Kindly Allow These Fabergé Fractals To Melt Your Brains Into Goo

08/05/2014 08:55 am ET | Updated Aug 08, 2014

The images below are dazzling, to say the least. But be warned, once you gaze upon their intricately textured exteriors, landing somewhere between a Russian jeweled egg and dizzying digital geometry, you'll find it hard to look away.

fractal

These ornate art objects, "Fabergé Fractals" as they're called, are the work of Scotland-based laser physicist-turned-artist and web developer Tom Beddard, who also goes by the name SubBlue. The art-meets-science maven used a formulaic method to yield his three-dimensional models, combining the 19th century decorative overload that is Fabergé with fractals' self-perpetuating, never-ending patterns, self-similar at every scale.

Beddard explained his methodology to MyModernMet: "The 3D fractals are generated by iterative formulas whereby the output of one iteration forms the input for the next. The formulas effectively fold, scale, rotate or flip space. They are truly fractal in the fact that more and more detail can be revealed the closer to the surface you travel.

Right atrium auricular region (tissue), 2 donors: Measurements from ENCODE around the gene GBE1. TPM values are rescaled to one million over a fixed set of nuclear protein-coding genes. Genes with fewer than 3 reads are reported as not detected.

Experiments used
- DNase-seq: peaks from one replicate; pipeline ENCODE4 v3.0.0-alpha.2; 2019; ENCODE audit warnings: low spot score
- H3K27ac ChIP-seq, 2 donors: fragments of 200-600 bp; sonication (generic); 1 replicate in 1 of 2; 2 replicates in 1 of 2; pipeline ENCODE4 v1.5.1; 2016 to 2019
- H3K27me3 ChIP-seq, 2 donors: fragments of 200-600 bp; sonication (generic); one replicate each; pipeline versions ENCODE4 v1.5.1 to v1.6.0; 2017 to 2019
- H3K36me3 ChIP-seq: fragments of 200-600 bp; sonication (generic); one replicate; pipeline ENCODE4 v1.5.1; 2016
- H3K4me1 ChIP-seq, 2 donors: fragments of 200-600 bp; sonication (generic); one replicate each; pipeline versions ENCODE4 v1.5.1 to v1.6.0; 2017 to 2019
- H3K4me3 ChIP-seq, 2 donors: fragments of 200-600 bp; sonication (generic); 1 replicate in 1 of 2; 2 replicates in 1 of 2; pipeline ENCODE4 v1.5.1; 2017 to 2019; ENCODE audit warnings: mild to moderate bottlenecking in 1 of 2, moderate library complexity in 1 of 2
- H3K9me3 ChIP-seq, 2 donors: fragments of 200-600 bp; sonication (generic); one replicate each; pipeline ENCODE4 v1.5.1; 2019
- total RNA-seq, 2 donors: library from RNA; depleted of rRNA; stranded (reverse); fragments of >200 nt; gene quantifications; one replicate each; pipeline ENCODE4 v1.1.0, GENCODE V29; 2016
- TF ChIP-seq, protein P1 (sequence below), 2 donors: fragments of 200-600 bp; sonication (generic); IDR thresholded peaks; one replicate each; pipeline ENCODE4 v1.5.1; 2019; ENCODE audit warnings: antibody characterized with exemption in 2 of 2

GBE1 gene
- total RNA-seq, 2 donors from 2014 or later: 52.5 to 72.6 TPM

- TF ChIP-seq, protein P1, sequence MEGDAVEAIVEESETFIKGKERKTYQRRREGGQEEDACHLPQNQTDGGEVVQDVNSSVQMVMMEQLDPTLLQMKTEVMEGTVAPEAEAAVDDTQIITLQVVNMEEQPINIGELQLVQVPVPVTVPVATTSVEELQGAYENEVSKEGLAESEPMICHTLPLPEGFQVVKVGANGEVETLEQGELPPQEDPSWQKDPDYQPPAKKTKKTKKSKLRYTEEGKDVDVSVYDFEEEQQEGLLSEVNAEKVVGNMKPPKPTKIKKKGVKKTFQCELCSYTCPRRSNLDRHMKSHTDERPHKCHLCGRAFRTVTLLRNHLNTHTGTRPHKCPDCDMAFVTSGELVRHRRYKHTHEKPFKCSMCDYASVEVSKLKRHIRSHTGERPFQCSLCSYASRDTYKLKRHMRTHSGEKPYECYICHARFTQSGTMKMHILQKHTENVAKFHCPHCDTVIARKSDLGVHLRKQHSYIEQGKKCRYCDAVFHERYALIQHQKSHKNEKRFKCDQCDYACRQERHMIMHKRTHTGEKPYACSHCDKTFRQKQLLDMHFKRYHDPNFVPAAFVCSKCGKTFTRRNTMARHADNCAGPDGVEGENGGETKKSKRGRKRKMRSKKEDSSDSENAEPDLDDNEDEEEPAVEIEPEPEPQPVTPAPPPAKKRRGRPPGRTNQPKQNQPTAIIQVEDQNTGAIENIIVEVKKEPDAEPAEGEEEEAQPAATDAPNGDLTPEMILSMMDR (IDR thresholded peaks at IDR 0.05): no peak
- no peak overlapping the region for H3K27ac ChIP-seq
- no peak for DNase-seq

"The fascinating aspect is where combinations of parameters can combine to create structural 'resonances' of extraordinary detail and beauty -- sometimes naturally organic and other times perfectly geometric. But then like a chaotic system it can completely disappear with the smallest perturbation."

Whether or not you get the science behind the visuals, the images themselves -- blending organic growth and digital imagining in every blossoming pattern -- are enough to keep our minds spinning for days. Take a look below and continue reading for a behind-the-scenes video.

Surface detail from subBlue on Vimeo.

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